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Blackwell’s Books of the Year

2020 was a bewildering ordeal of a year, one in which it felt like every day was telling the previous day to hold its beer. It's safe to say we are all delighted to see the back of the year that never was. But before we bid farewell once and for all, let us not forget to admire the silver linings therein, especially those that come in the form of literary recommendations. Because literary recommendations mean new books to add to our to-be-read piles, and who doesn't love new books?


With recommendations and TBR piles in mind, we are excited to have a sneak peek at Blackwell's Books of the Year. Blackwell’s, founded in 1879, is one of the UK's best independent bookstores with an impressive catalogue to suit all bookish types. Their annual Books of the Year list has been the result of our expanding bookshelves. It plays host to four categories: fiction, non-fiction, debut novel and children's, and it is not to be missed.


Winners:


Fiction: Boy Parts by Eliza Clark

Debut Novel: Exciting Times by Naoise Dolan

Non-Fiction: Humankind by Rutger Bregman

Children's: A Kind of Spark by Elle McNicoll


Winning the Blackwell's Fiction Book of the Year 2020 is Eliza Clark’s Boy Parts. The novel follows the life of female protagonist Irina, who spends her days searching the streets of Newcastle for men whom she persuades to model for her. However, when she’s offered a job that will provide an escape from her world of drugs, alcohol and extreme cinema, her life turns upside down. The debut novel is packed with “pitch-black comedy both shocking and hilarious, taboo regions of sexuality and gender roles in the 21st century.” Therefore, it is no doubt why Clark’s novel stole the hearts of many and found its way to first place in the Fiction Book of the Year category.


Winning the Debut Novel category is Irish writer and Oxford graduate Naoise Dolan with her Sunday Times best-selling novel Exciting Times. Dolan combines her experiences growing up in Ireland and living abroad to create a novel that follows protagonist Ava in her move from Dublin to Hong Kong. There, she meets two romantic prospects, emotionally unavailable banker Julian and enthusiastically unapologetic lawyer Edith. Praised for its razor-sharp wit and astute social commentary, this already well-loved book is a light-hearted take on contemporary fiction, so it’s no surprise Exciting Times has ended up as a Blackwell’s Book of the Year.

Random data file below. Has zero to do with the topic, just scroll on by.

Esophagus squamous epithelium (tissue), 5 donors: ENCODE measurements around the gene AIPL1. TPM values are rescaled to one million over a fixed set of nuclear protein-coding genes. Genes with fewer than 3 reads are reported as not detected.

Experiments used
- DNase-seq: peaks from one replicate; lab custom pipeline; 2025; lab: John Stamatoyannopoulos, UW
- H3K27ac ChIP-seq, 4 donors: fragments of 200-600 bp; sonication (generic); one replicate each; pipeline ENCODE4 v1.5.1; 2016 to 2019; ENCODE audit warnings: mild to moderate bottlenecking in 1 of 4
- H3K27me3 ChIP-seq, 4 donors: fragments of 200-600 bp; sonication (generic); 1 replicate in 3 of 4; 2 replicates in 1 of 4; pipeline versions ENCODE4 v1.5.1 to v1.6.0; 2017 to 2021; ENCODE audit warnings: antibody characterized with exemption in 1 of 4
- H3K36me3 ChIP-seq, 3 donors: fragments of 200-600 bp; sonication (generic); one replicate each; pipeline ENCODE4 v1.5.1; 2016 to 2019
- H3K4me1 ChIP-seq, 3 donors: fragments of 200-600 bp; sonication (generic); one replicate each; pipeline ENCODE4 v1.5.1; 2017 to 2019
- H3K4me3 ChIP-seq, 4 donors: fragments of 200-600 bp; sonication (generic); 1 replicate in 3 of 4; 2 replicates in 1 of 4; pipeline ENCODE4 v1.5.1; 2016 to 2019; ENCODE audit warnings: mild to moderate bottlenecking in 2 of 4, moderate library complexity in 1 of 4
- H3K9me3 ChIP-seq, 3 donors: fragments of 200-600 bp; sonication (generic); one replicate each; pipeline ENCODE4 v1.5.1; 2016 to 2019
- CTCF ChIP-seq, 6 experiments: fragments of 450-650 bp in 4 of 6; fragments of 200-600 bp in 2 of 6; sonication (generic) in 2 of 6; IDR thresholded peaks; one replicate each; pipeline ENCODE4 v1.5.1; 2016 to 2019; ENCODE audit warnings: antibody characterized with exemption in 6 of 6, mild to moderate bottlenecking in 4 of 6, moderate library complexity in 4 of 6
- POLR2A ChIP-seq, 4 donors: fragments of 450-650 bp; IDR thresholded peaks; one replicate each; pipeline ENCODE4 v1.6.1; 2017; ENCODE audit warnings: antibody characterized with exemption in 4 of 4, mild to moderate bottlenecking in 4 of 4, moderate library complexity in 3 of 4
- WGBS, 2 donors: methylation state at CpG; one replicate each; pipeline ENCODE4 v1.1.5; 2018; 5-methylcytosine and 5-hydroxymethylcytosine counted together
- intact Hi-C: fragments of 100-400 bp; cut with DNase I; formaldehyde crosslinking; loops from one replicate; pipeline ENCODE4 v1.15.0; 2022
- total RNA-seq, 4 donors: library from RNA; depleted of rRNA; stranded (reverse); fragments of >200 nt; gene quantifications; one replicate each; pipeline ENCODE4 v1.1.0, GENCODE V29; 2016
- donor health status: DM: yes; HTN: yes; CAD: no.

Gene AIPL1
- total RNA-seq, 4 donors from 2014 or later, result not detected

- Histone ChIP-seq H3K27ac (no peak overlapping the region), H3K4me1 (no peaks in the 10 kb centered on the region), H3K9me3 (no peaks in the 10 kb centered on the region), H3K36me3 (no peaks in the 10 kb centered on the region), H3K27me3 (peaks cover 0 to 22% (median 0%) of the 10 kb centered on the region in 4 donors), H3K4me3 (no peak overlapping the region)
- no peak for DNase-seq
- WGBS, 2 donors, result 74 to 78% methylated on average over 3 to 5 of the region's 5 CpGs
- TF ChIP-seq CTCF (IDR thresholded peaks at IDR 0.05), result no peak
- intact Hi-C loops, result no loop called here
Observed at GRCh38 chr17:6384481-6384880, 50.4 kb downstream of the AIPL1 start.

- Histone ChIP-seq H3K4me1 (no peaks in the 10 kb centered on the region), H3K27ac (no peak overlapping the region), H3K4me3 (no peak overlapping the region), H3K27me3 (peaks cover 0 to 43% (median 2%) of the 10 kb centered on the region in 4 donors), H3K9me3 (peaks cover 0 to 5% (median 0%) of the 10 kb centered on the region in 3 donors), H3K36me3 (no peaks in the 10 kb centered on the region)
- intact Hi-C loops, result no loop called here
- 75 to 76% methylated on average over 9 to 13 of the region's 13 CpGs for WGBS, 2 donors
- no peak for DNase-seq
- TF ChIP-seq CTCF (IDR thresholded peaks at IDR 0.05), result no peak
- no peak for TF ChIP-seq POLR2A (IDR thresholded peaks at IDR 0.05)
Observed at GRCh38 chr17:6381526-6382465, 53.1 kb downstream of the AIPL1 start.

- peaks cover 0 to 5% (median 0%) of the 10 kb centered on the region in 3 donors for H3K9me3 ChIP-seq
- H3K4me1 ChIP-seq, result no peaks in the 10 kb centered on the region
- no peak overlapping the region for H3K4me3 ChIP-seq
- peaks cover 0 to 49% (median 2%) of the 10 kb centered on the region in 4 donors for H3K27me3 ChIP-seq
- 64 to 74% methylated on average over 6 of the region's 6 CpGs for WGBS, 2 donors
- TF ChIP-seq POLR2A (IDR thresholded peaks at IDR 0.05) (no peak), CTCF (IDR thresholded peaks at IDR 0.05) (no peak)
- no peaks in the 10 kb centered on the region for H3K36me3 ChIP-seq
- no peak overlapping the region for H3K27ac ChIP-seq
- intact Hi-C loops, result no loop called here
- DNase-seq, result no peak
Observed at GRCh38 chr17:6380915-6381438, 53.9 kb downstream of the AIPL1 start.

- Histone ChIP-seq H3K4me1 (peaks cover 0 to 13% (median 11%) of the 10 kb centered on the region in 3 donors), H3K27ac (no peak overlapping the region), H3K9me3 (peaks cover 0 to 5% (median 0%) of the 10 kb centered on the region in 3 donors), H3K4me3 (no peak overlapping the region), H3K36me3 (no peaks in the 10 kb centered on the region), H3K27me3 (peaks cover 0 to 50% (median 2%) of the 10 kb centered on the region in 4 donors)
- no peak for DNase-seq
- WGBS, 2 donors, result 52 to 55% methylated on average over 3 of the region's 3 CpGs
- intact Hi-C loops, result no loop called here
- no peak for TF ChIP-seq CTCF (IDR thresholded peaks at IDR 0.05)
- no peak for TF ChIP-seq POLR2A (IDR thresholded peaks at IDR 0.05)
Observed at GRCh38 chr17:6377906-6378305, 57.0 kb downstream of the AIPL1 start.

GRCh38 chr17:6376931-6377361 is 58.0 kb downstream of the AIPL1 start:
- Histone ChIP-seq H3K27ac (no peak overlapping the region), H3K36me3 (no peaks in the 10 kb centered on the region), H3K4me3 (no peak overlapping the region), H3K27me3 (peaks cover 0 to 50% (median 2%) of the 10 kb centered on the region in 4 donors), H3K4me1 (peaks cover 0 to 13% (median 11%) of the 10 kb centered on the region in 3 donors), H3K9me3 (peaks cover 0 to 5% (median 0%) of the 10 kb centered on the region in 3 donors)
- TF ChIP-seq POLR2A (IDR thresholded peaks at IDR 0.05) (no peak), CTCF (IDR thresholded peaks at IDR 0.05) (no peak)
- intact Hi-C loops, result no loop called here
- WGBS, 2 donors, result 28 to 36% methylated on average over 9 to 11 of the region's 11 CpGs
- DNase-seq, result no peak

Dutch historian and author Rutger Bregman’s title Humankind (A Hopeful History) found its way to the winning spot in the Non-Fiction category. In this best-selling book, Bregman takes some of the world's most famous studies and events, such as the aftermath of the Blitz and the hidden flaws of the Stanford Prison Experiment, and reframes them, providing a brand new perspective on human history in the last 200,000 years. Bregman advocates for human kindness and altruism as a new way of thinking as well as the foundation for achieving effective change in today’s society. Without a doubt, being a strong, thought-provoking read is what allowed this book to be labelled as the Non-Fiction Blackwell’s Book of the Year.


Stealing the prize for both best children’s book and overall book of 2020 is Elle McNicoll’s A Kind of Spark. Through the protagonist (11-year-old Addie), McNicoll explores themes of friendship, empathy and ableism in this wonderfully nuanced book. Set in a small Scottish village near Edinburgh, Addie’s character demonstrates a powerful depiction of adversity, and the societal need to combat it. McNicoll uses Addie’s desire to combat prejudice towards the witches of the historic witch trials in her village to make wider assertions regarding ableist prejudices that she has endured.


Not only does this novel offer a truly inspiring depiction of childhood autism, from which young readers can learn, understand and feel seen, but this novel also acts as a wider, powerful learning experience across readerships, regardless of age. What is profoundly obvious from reading this novel is the disconcerting absence of disability representation within children's books. McNicoll herself further depicts the empowering nature of A Kind of Spark, as she herself is neurodivergent and thus offers an honest and comprehensive depiction. This compact novel achieves all of this in no more than 192 pages, a succinct and impactful feat. It is no wonder why this debut has been named the Blackwell’s Book of the Year, and why many are excited for where McNicoll’s writing takes us next.


It would seem that the Books of the Year have been chosen thoughtfully and with a particular notion in mind: telling stories less told in new and refreshing ways. Boy Parts examines the taboo world of sexuality, while A Kind of Spark explores autism prejudice and ableist adversity; Exciting Times tells a unique LGBTQ+ inclusive tale, while Humankind persuades us all of a need for social kindness. We praise Blackwell’s for choosing books that not only win due to their writing quality and page-turning factor, but also due to the important messages they send out into the world.



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